We’d stand about ten feet apart and throw the ball at each other… without gloves. He thought that if I learned how to catch a baseball with my bare hands, I’d have no problem catching one with a glove. This happened for the first 30 minutes of our catch with each throw getting progressively harder.
The secret, he told me, was when the ball was coming at you, draw your hand back like you’re catching an egg. That way it won’t hurt.
Thinking back on it, I’m glad my teachers never asked what I did the day before. Answering with “grandpop put me in the trunk of his car then threw a baseball at me while I wasn’t wearing a glove” probably wouldn’t have sounded as good as it was. But make no mistake I had a blast.
When my cousins, sister and I would visit my grandparent’s house, grandpop would take us down the basement with a bucket of water and a paint brush and we’d “paint” the walls with the water. We didn’t use colors or anything like that, just water.
Picture this, there would be puddles of water on the basement floor. The walls would be soaking wet. Our clothes would be drenched. And my grandfather would laugh hysterically and tell us how good our “paintings” were.
All we did was make a mess, but he made us feel like we were Picasso painting beautiful landscapes.
On the nice days, grandpop would spend hours with Stephanie, Stacy, and I throwing fly balls over the power lines for us to catch, or taking us to the lakes to feed the ducks.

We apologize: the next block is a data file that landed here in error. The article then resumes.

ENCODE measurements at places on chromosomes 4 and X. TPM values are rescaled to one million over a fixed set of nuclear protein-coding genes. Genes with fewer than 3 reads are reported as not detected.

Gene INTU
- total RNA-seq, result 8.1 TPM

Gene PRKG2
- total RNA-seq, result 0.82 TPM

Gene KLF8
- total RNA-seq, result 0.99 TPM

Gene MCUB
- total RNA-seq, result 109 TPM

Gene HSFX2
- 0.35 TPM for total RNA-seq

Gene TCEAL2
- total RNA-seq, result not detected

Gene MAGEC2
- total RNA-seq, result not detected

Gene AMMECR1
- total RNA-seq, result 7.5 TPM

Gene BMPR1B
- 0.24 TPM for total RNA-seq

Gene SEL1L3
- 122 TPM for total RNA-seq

And on Sundays in the fall, he would sneak Stephanie and I into the vet to watch the Eagles play. Our family has three tickets- one for grandpop, and one for each of his son’s Ralph and Cuz. When we were younger, my dad and uncle would carry us up to the gate, give the ticket collector the three tickets, and before he could count them, we’d run inside.
Stephanie and I would be scared to death we’d get caught.
As we got older, having catches, digging for junk, and painting walls gave way to talking about school, coming to our games, and being endlessly curious about our lives.
The other day, I was down his basement and found a framed newspaper clipping of Stephanie. He absolutely loved going to Steph’s games and watching her play ball.
From Stacy’s first day as a freshman in pharmacy school, he was asking her about pills. He was proud of Stacy, but I think he saw having a pharmacist in the family as a great convenience. Grandpop had a fascination about what each pill did… and he was always asking her if there was a generic version he could get cheaper.
And when my cousin’s Jennifer and Andrea had children, they were all he talked about. Undoubtedly, within five minutes of a conversation with him, he’d always say “Marissa and Nicky were here yesterday” or “We saw Jessica and Giana the other day.” And his face would light up.